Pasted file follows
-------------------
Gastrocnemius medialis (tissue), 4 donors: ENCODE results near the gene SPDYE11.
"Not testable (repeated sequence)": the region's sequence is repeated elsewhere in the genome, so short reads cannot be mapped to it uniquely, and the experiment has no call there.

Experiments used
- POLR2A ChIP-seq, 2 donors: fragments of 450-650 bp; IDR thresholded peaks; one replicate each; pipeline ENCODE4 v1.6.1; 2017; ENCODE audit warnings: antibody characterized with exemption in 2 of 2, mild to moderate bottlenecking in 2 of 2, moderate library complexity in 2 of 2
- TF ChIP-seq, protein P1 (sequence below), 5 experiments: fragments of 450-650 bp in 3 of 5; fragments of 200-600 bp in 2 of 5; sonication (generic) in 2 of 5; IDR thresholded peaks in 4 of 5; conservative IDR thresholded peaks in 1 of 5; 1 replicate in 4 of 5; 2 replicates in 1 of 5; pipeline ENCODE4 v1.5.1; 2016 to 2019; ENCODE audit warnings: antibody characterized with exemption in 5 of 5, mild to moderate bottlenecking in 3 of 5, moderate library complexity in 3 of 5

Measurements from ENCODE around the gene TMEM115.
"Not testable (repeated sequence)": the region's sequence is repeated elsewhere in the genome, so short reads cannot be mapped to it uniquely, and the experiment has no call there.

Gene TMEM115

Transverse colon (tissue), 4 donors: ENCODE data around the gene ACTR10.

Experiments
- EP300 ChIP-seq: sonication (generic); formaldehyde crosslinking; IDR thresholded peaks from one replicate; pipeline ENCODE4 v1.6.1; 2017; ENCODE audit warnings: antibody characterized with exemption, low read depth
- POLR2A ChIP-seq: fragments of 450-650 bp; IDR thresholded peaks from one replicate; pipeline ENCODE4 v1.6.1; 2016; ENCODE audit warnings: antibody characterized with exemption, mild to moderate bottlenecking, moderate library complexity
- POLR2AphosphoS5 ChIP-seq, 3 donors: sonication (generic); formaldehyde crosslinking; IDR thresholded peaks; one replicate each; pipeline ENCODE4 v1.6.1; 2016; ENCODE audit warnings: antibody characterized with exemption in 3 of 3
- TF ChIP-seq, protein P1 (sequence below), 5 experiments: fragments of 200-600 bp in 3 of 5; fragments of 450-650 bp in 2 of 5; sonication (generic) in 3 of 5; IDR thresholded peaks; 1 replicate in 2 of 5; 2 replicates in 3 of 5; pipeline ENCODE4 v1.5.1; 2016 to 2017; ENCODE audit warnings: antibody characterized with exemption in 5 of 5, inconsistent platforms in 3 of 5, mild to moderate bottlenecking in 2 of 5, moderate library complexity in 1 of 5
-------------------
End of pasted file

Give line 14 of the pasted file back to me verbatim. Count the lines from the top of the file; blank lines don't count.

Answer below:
- TF ChIP-seq, protein P1 (sequence below), 5 experiments: fragments of 200-600 bp in 3 of 5; fragments of 450-650 bp in 2 of 5; sonication (generic) in 3 of 5; IDR thresholded peaks; 1 replicate in 2 of 5; 2 replicates in 3 of 5; pipeline ENCODE4 v1.5.1; 2016 to 2017; ENCODE audit warnings: antibody characterized with exemption in 5 of 5, inconsistent platforms in 3 of 5, mild to moderate bottlenecking in 2 of 5, moderate library complexity in 1 of 5